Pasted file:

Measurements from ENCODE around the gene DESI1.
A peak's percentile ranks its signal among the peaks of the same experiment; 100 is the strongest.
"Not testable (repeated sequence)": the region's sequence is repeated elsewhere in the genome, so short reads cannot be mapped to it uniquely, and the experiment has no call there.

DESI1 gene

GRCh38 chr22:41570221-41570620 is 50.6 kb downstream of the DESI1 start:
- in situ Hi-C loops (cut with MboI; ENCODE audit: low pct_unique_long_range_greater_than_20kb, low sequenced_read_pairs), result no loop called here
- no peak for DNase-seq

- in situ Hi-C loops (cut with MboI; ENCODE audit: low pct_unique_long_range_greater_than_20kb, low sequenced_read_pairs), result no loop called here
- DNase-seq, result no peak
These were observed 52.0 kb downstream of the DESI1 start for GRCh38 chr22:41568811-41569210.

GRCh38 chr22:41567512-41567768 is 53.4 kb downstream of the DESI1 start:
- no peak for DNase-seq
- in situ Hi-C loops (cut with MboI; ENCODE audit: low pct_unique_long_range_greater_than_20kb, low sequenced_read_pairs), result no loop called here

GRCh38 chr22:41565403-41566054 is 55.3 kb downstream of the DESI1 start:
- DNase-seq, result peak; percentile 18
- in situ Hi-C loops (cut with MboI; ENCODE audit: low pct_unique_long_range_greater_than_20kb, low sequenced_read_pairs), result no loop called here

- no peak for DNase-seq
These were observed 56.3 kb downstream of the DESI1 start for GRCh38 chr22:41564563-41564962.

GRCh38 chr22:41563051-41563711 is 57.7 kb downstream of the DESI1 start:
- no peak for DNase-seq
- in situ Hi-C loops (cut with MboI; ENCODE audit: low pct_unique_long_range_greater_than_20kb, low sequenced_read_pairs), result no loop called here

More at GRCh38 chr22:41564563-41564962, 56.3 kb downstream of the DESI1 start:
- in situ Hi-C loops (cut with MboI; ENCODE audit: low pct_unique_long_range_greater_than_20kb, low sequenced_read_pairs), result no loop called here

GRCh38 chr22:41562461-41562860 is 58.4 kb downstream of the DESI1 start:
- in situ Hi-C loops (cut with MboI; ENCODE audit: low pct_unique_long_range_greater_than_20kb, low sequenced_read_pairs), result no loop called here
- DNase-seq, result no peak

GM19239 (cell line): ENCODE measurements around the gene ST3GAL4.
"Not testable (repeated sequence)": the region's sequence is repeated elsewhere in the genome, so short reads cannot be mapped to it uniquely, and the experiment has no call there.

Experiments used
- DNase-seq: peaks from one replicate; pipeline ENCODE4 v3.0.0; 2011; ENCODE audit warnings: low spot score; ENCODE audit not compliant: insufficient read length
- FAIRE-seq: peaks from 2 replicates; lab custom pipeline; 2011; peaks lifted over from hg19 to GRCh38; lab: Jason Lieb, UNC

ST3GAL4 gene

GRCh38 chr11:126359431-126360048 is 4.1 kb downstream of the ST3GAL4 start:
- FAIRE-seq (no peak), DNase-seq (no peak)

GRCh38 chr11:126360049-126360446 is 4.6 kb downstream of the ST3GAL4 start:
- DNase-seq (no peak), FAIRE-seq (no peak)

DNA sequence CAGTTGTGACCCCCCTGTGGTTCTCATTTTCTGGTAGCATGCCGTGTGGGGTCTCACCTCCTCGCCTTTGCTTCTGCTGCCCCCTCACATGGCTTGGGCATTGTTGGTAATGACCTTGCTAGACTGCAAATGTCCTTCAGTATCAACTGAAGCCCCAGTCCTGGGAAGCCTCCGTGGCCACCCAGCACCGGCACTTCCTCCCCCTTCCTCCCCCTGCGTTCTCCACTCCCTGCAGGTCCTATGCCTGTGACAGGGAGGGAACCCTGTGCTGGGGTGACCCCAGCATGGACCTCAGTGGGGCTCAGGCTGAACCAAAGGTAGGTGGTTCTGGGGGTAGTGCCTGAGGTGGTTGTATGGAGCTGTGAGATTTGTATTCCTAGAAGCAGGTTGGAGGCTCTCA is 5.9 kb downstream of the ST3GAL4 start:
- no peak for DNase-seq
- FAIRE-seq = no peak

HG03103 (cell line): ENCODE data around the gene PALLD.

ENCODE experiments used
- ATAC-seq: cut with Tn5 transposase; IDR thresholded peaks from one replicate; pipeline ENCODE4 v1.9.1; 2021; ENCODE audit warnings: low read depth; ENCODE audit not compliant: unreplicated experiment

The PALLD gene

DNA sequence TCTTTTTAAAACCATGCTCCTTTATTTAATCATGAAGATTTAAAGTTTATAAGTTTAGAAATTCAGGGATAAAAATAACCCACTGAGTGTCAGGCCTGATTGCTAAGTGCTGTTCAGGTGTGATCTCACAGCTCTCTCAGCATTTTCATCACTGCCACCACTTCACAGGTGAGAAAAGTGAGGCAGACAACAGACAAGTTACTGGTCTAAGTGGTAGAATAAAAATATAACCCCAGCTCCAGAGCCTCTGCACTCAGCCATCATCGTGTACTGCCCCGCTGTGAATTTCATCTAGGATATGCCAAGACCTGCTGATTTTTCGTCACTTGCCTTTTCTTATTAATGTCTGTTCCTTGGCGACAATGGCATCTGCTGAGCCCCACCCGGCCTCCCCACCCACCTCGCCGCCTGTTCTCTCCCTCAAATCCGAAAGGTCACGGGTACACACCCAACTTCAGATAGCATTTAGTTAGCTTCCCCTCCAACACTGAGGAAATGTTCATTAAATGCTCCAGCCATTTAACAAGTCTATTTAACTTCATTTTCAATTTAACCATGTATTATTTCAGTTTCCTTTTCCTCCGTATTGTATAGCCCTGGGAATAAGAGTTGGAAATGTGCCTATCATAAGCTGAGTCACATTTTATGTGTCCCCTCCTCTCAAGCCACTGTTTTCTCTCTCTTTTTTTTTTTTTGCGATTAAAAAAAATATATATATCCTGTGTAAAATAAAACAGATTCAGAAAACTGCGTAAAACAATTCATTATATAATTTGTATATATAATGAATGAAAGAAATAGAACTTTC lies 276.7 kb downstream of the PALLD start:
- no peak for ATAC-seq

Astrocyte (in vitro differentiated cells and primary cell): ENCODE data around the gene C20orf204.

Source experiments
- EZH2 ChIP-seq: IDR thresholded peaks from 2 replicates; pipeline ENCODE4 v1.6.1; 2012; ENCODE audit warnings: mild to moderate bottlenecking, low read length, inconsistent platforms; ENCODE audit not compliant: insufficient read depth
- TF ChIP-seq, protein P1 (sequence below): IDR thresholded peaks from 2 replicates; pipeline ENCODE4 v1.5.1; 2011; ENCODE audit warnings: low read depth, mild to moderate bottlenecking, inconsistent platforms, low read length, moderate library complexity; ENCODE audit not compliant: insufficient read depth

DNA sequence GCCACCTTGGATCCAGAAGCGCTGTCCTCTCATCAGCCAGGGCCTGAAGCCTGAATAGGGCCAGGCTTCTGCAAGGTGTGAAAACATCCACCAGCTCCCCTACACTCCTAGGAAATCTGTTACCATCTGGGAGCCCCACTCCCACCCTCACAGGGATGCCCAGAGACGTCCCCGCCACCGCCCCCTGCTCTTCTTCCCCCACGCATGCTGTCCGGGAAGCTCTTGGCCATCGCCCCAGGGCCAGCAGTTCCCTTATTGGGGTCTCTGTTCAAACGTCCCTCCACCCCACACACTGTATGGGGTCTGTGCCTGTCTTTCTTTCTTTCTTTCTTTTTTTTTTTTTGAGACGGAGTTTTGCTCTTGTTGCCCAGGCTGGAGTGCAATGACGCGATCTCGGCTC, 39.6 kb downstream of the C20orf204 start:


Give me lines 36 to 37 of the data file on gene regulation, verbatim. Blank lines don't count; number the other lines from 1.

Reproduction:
- DNase-seq (no peak), FAIRE-seq (no peak)

DNA sequence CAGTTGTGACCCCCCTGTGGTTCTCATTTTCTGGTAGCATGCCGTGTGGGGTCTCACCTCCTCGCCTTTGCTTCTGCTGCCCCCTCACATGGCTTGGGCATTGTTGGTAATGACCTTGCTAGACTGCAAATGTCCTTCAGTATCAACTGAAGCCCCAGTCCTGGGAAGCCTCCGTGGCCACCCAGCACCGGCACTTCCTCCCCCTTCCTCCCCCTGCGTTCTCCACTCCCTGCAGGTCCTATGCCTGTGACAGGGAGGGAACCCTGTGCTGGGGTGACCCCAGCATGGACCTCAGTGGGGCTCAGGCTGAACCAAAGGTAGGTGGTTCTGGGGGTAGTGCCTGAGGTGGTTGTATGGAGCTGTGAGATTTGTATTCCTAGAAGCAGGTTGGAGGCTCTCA is 5.9 kb downstream of the ST3GAL4 start: